Bob Vila Radio: Vent Pollutants

Find out how an effective exhaust hood is your best defense against indoor pollutants that result from the simple act of cooking.

Today’s weather-tight homes are great for energy efficiency, but they’re not so good for indoor air quality. The greatest polluter in your home is probably your kitchen; the simple act of cooking releases contaminants such as nitrogen dioxide, carbon monoxide, and formaldehyde. Cooking also produces potentially harmful ultrafine particles which can enter the lungs, bloodstream, and other tissues.

Audio clip: Adobe Flash Player (version 9 or above) is required to play this audio clip. Download the latest version here. You also need to have JavaScript enabled in your browser.

Listen to BOB VILA ON VENT POLLUTANTS or read the text below:

Vent Pollutants

Photo: ventahood.com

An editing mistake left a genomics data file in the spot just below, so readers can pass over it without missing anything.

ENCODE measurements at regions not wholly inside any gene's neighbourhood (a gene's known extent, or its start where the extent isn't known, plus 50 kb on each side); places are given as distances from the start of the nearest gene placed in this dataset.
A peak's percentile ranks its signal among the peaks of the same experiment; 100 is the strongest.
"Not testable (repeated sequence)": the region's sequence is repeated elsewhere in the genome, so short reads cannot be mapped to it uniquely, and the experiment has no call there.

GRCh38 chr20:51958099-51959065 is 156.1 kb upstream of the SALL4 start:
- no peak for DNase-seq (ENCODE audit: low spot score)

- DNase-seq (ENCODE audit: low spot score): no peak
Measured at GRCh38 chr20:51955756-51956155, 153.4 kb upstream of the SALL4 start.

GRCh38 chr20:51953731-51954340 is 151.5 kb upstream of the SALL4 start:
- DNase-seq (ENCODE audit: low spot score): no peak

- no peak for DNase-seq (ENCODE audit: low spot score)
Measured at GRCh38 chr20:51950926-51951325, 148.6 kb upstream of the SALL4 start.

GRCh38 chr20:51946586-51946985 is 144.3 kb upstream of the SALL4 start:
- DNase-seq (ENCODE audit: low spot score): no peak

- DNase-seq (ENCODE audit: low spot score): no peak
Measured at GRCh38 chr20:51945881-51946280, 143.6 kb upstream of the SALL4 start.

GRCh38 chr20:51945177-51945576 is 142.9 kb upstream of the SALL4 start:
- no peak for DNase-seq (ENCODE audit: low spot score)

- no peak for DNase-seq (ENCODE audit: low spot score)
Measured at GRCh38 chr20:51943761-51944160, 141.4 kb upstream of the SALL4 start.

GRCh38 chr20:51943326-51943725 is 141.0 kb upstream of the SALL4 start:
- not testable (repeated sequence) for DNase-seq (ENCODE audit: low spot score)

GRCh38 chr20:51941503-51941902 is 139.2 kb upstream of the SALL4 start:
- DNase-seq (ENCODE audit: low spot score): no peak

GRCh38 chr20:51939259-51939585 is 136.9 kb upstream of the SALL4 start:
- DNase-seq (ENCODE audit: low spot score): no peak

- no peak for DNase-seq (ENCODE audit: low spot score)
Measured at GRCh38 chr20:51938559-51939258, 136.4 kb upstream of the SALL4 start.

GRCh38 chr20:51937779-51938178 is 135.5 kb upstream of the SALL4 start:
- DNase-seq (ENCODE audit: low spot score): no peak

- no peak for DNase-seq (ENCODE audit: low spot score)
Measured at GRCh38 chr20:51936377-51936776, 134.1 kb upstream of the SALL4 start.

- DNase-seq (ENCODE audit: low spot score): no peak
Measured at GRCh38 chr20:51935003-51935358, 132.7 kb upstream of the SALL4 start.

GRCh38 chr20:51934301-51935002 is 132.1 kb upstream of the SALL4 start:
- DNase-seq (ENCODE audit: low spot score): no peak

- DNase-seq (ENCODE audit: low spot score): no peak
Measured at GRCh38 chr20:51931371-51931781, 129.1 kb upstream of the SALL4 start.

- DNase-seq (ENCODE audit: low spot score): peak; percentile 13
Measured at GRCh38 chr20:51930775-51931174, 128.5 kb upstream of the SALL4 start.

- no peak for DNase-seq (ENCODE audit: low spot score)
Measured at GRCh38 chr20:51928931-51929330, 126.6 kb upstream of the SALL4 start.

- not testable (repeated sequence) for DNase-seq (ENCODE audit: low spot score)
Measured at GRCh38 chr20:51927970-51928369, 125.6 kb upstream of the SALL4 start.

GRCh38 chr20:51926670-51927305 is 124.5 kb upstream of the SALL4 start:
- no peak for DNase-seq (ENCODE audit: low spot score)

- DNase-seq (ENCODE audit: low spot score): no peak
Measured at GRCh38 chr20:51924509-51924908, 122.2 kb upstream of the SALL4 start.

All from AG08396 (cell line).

A study at Lawrence Berkeley National Laboratory in California discovered that 60 percent of homes with gas stoves that are used at least once a week can reach pollutant levels that exceed EPA outdoor air standards. Electric stoves are pollutant-producers, too, although to a lesser degree.

An effective exhaust hood is your best defense. A group at Berkeley Lab tested seven hoods and found that their efficiency at capturing pollutants varied from 15 to 98 percent. They also found that the hoods didn’t necessarily meet their advertised airflow, measured in CFMs (cubic feet per minute), and that hoods did better at catching pollutants emitted by the back burners than the front.

Take this study to heart. Make sure that your hood vents outside and doesn’t just recirculate air. It should claim an airflow of at least 200 CFM and extend as far as possible over the front burners—or alternatively, try to cook primarily on the back burners.

Most important: Make it a habit to switch on the hood every time you use the burners or oven. Your lungs will thank you.

Bob Vila Radio is a newly launched daily radio spot carried on more than 75 stations around the country (and growing). You can get your daily dose here, by listening to—or reading—Bob’s 60-second home improvement radio tip of the day.